On Wednesday, the Public Service Committee (a joint committee of the House
and Senate) held a lengthy hearing on the pending bills that would allow
municipalities to purchase employee health insurance through the state’s
Group Insurance Commission.
Through greater bargaining power and strong administration, the Group
Insurance Commission has been able to achieve much lower growth rates in
health insurance costs than most municipalities, and the state’s
per-employee costs now appear to be substantially lower than costs for many
municipalities. State employees nonetheless have a good range of options
for high quality health insurance plans.
My earlier concern about these bills, expressed in a previous post, was that
they might not do enough to move communities towards the GIC — reservations
on both the labor and management side about the bargaining mechanics would
hamper progress. However, I am convinced now that the absolute cost savings
are substantial enough that many municipalities will make the move and
achieve substantial benefits. There are many administrative details to be
addressed in each move, so it is not practical that every community move at
I am also convinced that the balance between labor and management bargaining
concerns which was struck by Representative Kaprielian, Senator Moore and
the others involved in developing the bill (the Governor’s bill is
essentially the same as the task force bill) is politically delicate and
that the bill has its chance of moving forward as is.
I listened to the full hearing on Wednesday and testified towards the end,
responding to some of the concerns raised during the hearing and expressing
strong support for the bill.
The text of my written testimony appears below.
As always, I appreciate questions and comments by e-mail or phone
(617-771-7274). Note that if you receiving this post as a member of the
education group, your reply to this e-mail will reach the whole group.
I appear today to testify in support of House Bill 2601 introduced by
Representative Kaprielian, and in support of the Governor’s version of the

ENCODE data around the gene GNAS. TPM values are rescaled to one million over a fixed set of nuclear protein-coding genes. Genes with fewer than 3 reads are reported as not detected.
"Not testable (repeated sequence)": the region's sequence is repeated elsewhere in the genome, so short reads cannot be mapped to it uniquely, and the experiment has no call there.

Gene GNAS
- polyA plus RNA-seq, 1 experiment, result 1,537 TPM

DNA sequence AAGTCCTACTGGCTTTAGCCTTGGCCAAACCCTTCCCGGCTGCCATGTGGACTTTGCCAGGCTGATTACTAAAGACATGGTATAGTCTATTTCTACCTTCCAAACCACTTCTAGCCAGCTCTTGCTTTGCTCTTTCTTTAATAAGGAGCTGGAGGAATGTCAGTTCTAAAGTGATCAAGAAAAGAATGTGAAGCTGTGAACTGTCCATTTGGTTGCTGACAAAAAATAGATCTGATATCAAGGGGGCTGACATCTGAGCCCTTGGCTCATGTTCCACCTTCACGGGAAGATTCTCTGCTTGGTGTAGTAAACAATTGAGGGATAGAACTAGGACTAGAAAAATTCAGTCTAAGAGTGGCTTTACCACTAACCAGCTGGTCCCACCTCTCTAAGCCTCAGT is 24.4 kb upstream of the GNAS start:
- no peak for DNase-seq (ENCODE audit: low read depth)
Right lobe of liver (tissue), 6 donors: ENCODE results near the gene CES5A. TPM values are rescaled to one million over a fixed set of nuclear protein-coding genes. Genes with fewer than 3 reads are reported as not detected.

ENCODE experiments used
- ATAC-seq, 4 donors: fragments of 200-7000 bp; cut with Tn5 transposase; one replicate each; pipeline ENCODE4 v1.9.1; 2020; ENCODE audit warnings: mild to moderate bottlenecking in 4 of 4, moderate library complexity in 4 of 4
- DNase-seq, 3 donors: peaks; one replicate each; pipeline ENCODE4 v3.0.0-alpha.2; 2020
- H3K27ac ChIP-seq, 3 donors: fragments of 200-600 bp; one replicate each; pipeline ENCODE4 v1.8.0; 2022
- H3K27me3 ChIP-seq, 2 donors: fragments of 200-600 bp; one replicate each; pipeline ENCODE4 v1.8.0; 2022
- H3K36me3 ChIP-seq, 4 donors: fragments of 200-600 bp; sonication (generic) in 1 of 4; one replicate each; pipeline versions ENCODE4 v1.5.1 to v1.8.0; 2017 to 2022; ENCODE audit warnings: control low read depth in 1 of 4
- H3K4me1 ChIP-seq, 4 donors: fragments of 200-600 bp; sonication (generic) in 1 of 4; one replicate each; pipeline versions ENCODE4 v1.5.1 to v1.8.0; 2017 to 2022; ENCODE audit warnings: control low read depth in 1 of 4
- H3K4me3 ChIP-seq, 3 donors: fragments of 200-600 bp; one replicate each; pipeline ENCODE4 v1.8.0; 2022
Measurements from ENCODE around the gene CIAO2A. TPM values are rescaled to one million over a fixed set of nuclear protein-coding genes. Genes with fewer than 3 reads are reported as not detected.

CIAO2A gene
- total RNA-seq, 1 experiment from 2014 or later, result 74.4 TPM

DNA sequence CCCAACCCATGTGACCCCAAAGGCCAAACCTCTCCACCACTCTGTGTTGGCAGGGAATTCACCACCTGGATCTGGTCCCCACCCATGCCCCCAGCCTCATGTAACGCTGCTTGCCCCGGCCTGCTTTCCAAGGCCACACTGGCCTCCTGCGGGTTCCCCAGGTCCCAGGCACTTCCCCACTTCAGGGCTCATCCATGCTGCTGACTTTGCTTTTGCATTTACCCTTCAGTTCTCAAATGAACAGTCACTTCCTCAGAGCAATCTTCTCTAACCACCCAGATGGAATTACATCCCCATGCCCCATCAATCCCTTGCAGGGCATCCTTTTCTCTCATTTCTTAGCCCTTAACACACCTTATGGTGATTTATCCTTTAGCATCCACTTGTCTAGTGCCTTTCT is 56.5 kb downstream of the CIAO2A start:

same bill. Both of these bills would enable municipalities to purchase
health insurance for their employees through the Group Insurance Commission.
I testify as a Selectman in Belmont and as the representative of the 24th
Middlesex District — Belmont, North Cambridge and East Arlington.
This legislation is important and useful and I urge the committee to report
it swiftly so that municipalities can begin to take advantage of it. Health
insurance is an exceedingly difficult management problem for most
The simplification of the bargaining and management of health insurance for
municipalities through this bill is a great practical benefit for
municipalities. It will allow municipal leaders to focus on managing the
cost-effective delivery of municipal services. Additionally, for many
municipalities it will allow substantial cost-savings.
The legislation represents a compromise between concerns of municipal
management and concerns of municipal unions. On the one hand, it requires
that the transition to the Group Insurance Commission occur through the
coalition bargaining process created by Section 19 of Chapter 32B. The
coalition bargaining mechanism is perceived by many municipal labor advisers
as unwieldy. As a result, it so far has been adopted by only a handful of
communities. Once a municipality votes its way into coalition bargaining,
it cannot withdraw or change plan terms without a vote of 70% the unions
(weighted by membership). Two or three larger unions will call the shots on
all health insurance changes in most municipalities. Additionally, under
coalition bargaining a municipality may not negotiate different agreements
with unions as to the share of the costs to be born by unions, which it may
do, as to HMO plans, outside the coalition bargaining framework.
On the other hand, by entering into the Group Insurance Commission
framework, unions lose the ability to negotiate co-pays and deductibles and
other features of plan design. In today’s world, outside the GIC framework,
these items are subject to collective bargaining for municipal employees.
In effect, by entering coalition bargaining, management gives up the ability
to further negotiate cost share (although some adjustments may be possible
during the negotiation to enter coalition bargaining) and labor gives up the
ability to control benefit specifics. I am concerned that in some
municipalities these reciprocal losses of control may prove unacceptable to
However, the very substantial cost savings available through the Group
Insurance Commission may suffice to create the necessary conditions for a
successful transition for many municipalities. I can tell you that the
potential cost savings for the Town of Belmont are very substantial.